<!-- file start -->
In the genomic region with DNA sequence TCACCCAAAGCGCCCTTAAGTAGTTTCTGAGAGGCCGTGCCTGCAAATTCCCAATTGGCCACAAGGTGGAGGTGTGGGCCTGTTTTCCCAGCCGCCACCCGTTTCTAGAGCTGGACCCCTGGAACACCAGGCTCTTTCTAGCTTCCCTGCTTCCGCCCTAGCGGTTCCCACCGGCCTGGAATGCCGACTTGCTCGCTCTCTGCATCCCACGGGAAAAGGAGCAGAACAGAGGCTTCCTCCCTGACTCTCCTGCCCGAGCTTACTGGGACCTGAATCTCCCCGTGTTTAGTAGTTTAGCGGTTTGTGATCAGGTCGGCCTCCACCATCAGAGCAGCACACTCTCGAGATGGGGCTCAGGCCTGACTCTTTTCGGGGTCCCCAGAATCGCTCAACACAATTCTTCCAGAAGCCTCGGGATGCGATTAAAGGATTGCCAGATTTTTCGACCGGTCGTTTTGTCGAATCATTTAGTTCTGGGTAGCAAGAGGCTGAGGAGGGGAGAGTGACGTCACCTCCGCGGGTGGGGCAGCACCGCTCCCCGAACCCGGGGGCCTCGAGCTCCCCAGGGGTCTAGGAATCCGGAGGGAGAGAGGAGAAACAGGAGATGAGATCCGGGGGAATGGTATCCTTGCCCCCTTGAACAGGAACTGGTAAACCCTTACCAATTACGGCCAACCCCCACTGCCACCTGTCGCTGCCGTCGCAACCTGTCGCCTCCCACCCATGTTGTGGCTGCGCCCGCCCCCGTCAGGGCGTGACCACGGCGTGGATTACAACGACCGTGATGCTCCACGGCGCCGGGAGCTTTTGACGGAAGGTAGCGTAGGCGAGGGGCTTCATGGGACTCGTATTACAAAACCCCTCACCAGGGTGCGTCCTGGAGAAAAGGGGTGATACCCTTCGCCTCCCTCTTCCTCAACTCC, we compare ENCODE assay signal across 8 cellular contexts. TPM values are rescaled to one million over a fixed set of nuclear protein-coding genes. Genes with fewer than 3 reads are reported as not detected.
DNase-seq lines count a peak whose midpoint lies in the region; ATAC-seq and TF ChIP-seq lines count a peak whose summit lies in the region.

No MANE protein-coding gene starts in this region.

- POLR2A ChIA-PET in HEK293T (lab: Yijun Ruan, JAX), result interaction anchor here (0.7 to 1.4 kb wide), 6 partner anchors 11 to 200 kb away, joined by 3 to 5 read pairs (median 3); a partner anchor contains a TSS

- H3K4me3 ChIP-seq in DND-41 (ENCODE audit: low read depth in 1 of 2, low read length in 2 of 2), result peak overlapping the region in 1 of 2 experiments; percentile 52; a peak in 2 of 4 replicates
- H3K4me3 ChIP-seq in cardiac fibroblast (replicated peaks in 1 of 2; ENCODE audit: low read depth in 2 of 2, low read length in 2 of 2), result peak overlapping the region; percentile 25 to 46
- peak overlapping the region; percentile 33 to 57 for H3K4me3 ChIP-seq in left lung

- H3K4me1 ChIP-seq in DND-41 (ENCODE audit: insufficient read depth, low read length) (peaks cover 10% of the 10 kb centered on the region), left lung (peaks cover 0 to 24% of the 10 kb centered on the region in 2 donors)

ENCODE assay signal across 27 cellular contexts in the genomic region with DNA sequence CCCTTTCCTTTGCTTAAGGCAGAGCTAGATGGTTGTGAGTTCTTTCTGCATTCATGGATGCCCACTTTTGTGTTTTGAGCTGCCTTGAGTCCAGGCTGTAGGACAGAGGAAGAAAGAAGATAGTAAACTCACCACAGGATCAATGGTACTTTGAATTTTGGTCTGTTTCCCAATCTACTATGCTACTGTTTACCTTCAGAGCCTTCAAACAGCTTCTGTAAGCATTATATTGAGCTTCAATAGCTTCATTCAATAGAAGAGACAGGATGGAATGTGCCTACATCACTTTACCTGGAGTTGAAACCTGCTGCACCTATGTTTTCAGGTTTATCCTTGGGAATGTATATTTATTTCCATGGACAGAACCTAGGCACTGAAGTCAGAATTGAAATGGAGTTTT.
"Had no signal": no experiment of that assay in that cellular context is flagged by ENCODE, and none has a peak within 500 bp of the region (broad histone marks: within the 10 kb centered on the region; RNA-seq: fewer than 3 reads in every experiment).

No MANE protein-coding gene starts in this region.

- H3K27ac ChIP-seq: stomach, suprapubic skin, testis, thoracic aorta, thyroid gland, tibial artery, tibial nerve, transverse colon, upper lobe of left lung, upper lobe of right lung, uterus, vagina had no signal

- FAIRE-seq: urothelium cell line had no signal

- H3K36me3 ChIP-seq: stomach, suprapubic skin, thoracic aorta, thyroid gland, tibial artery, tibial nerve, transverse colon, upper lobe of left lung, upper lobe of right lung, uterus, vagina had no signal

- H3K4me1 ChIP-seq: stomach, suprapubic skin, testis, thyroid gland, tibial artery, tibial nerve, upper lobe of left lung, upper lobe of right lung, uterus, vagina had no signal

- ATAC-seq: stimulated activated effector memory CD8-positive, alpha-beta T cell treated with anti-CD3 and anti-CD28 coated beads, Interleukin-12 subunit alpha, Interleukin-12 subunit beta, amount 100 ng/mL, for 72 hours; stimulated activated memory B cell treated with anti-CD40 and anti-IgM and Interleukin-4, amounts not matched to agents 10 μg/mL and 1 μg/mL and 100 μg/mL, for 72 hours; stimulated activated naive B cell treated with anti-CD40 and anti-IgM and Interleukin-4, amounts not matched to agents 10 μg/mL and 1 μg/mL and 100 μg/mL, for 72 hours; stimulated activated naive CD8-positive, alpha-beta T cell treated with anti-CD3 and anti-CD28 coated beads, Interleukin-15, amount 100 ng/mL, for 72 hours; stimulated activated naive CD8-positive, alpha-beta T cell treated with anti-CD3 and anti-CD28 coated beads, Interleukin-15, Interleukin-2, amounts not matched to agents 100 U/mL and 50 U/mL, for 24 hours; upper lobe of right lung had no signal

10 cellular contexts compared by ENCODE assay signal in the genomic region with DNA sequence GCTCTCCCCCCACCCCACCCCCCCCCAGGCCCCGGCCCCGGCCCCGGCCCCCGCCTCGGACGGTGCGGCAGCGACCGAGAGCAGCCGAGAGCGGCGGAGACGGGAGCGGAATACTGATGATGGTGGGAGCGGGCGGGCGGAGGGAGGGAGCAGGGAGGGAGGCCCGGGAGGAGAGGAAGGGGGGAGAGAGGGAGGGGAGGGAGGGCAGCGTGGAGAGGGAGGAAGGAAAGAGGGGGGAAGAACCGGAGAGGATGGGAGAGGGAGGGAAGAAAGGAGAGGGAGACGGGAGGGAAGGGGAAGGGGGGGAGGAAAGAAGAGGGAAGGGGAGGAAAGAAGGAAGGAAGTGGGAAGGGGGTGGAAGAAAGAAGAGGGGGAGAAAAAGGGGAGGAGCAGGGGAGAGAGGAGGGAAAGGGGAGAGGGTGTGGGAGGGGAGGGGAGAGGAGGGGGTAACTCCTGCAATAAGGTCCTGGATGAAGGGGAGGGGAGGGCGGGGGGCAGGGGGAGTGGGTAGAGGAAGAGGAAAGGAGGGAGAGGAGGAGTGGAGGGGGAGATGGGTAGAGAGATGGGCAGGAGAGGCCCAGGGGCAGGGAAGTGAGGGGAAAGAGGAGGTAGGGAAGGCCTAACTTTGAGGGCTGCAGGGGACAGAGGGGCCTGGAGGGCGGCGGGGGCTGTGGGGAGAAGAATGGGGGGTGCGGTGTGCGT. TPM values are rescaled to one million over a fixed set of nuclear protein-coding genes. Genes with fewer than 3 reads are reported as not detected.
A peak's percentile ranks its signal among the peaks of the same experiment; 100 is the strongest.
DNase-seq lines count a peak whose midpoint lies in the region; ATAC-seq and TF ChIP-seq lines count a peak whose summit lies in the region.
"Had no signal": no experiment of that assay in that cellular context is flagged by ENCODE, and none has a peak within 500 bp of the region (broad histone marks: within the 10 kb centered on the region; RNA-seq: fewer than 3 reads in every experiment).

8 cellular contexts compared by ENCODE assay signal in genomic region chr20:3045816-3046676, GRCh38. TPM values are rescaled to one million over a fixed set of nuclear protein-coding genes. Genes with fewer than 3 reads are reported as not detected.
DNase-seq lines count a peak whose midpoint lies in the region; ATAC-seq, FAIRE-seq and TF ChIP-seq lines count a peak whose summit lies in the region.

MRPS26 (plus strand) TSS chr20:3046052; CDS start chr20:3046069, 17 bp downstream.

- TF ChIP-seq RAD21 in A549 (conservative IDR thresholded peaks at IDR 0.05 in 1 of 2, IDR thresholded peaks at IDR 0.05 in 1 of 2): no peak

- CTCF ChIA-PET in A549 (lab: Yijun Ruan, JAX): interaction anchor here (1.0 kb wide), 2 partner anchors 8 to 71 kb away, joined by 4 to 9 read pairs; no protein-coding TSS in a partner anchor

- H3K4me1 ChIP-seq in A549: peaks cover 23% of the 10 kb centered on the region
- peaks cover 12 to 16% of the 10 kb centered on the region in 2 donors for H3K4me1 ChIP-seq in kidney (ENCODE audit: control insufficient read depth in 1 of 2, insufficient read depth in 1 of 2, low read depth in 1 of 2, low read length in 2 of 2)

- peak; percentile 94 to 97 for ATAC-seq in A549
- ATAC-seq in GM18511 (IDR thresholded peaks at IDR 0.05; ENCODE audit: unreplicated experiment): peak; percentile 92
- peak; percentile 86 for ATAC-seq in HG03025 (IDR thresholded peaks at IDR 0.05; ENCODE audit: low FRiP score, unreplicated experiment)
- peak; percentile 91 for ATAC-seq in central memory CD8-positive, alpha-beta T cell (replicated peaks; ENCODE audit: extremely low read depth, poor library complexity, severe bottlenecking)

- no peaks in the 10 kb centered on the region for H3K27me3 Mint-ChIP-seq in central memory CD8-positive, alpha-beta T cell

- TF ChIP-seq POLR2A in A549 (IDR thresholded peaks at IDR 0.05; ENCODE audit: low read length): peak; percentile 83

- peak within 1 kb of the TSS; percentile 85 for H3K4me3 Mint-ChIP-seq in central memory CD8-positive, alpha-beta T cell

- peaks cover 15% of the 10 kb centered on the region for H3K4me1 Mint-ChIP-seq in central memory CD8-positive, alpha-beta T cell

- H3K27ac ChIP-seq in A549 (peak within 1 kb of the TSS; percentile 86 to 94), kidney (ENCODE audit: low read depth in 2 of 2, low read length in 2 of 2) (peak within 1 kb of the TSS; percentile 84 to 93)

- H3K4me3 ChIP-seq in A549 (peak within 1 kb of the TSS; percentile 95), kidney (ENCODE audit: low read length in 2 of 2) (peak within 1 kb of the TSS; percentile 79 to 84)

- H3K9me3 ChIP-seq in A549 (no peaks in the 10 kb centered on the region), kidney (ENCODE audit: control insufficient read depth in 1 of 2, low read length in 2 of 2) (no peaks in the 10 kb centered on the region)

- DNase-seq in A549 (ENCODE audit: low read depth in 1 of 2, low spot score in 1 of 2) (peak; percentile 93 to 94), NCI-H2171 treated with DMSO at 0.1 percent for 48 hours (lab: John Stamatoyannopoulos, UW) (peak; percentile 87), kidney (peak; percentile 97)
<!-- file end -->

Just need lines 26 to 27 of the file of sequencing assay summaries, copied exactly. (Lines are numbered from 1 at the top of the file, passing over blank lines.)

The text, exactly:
- H3K4me1 ChIP-seq in A549: peaks cover 23% of the 10 kb centered on the region
- peaks cover 12 to 16% of the 10 kb centered on the region in 2 donors for H3K4me1 ChIP-seq in kidney (ENCODE audit: control insufficient read depth in 1 of 2, insufficient read depth in 1 of 2, low read depth in 1 of 2, low read length in 2 of 2)